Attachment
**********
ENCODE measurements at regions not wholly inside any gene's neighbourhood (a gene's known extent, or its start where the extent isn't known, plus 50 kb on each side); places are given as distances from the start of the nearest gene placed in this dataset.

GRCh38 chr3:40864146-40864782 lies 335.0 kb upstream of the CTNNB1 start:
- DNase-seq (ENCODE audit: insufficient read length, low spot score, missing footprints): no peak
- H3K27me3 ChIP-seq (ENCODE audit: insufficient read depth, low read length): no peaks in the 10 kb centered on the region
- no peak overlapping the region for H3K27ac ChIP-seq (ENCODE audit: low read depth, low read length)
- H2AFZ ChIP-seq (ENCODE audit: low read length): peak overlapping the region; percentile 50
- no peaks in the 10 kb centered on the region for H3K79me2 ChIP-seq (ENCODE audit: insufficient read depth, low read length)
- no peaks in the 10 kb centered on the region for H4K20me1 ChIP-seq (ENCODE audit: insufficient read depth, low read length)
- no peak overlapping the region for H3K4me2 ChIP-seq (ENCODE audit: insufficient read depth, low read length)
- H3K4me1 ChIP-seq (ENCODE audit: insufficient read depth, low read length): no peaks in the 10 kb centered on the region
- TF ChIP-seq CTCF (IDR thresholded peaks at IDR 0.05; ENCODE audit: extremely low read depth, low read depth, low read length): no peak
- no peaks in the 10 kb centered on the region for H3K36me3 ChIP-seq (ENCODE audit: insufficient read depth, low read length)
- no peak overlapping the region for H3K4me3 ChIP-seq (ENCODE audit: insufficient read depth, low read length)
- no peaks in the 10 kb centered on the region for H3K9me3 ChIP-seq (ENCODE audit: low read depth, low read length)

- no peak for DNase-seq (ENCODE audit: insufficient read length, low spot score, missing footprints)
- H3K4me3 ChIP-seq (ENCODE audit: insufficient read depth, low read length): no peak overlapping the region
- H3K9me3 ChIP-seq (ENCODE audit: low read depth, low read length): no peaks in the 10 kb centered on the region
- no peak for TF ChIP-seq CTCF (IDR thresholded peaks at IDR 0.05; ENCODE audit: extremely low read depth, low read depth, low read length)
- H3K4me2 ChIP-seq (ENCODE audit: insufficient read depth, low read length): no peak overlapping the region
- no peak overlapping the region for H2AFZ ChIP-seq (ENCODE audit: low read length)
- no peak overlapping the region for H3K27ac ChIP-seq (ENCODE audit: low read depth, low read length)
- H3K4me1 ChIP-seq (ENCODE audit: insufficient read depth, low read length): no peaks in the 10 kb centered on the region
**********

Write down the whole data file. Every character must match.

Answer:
ENCODE measurements at regions not wholly inside any gene's neighbourhood (a gene's known extent, or its start where the extent isn't known, plus 50 kb on each side); places are given as distances from the start of the nearest gene placed in this dataset.

GRCh38 chr3:40864146-40864782 lies 335.0 kb upstream of the CTNNB1 start:
- DNase-seq (ENCODE audit: insufficient read length, low spot score, missing footprints): no peak
- H3K27me3 ChIP-seq (ENCODE audit: insufficient read depth, low read length): no peaks in the 10 kb centered on the region
- no peak overlapping the region for H3K27ac ChIP-seq (ENCODE audit: low read depth, low read length)
- H2AFZ ChIP-seq (ENCODE audit: low read length): peak overlapping the region; percentile 50
- no peaks in the 10 kb centered on the region for H3K79me2 ChIP-seq (ENCODE audit: insufficient read depth, low read length)
- no peaks in the 10 kb centered on the region for H4K20me1 ChIP-seq (ENCODE audit: insufficient read depth, low read length)
- no peak overlapping the region for H3K4me2 ChIP-seq (ENCODE audit: insufficient read depth, low read length)
- H3K4me1 ChIP-seq (ENCODE audit: insufficient read depth, low read length): no peaks in the 10 kb centered on the region
- TF ChIP-seq CTCF (IDR thresholded peaks at IDR 0.05; ENCODE audit: extremely low read depth, low read depth, low read length): no peak
- no peaks in the 10 kb centered on the region for H3K36me3 ChIP-seq (ENCODE audit: insufficient read depth, low read length)
- no peak overlapping the region for H3K4me3 ChIP-seq (ENCODE audit: insufficient read depth, low read length)
- no peaks in the 10 kb centered on the region for H3K9me3 ChIP-seq (ENCODE audit: low read depth, low read length)

- no peak for DNase-seq (ENCODE audit: insufficient read length, low spot score, missing footprints)
- H3K4me3 ChIP-seq (ENCODE audit: insufficient read depth, low read length): no peak overlapping the region
- H3K9me3 ChIP-seq (ENCODE audit: low read depth, low read length): no peaks in the 10 kb centered on the region
- no peak for TF ChIP-seq CTCF (IDR thresholded peaks at IDR 0.05; ENCODE audit: extremely low read depth, low read depth, low read length)
- H3K4me2 ChIP-seq (ENCODE audit: insufficient read depth, low read length): no peak overlapping the region
- no peak overlapping the region for H2AFZ ChIP-seq (ENCODE audit: low read length)
- no peak overlapping the region for H3K27ac ChIP-seq (ENCODE audit: low read depth, low read length)
- H3K4me1 ChIP-seq (ENCODE audit: insufficient read depth, low read length): no peaks in the 10 kb centered on the region